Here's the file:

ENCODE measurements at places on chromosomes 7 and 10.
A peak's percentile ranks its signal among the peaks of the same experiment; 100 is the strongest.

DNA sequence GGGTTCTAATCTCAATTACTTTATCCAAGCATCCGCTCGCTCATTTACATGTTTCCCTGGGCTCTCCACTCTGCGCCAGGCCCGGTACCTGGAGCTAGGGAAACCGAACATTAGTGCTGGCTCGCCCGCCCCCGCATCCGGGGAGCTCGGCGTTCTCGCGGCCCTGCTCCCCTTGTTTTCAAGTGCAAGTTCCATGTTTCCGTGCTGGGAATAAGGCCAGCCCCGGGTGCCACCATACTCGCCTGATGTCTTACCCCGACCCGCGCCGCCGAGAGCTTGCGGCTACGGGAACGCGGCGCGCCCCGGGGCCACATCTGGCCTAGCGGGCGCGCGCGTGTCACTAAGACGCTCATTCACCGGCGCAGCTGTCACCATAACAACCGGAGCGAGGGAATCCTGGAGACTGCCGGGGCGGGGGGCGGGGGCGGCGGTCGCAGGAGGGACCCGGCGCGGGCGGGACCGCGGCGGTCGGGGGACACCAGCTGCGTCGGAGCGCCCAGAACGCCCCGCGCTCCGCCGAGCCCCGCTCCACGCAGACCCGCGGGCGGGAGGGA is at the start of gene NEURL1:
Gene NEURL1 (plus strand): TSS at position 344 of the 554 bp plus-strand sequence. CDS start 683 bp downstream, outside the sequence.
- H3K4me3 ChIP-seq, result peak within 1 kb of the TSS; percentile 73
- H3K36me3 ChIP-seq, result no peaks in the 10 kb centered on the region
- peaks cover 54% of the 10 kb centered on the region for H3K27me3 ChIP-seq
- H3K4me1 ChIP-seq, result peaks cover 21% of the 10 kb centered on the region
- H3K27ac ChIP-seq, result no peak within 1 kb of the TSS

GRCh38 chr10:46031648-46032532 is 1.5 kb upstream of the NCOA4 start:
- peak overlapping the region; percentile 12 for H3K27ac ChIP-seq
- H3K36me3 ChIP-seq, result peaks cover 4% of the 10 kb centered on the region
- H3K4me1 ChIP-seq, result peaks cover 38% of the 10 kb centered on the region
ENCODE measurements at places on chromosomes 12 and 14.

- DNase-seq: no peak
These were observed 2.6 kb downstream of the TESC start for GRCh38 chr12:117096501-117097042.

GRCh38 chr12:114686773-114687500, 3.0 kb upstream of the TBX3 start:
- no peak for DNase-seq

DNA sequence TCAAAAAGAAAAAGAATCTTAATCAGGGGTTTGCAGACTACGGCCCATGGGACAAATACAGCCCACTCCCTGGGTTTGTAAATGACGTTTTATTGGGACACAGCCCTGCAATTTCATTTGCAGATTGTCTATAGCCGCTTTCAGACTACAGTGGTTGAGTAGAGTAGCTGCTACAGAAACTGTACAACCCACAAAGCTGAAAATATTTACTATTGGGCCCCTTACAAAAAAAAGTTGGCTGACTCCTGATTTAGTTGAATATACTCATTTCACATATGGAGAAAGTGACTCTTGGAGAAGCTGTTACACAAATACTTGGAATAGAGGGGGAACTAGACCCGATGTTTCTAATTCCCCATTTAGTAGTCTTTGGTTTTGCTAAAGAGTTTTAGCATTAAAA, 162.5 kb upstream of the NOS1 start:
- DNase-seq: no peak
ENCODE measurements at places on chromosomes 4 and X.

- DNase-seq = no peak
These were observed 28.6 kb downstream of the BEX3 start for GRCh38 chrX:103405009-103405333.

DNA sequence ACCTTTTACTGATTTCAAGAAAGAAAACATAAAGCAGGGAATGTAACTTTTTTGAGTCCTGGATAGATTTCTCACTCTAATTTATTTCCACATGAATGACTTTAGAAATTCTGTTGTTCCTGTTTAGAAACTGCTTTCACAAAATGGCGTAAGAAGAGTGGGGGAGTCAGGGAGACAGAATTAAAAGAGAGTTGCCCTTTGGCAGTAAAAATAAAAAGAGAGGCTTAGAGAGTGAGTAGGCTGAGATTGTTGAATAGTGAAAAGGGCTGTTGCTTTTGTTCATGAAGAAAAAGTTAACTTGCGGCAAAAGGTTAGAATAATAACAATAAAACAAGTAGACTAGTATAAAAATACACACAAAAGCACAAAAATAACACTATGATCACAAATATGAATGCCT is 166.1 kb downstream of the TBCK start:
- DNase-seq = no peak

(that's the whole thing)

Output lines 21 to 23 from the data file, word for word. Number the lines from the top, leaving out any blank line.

ENCODE measurements at places on chromosomes 4 and X.

- DNase-seq = no peak
These were observed 28.6 kb downstream of the BEX3 start for GRCh38 chrX:103405009-103405333.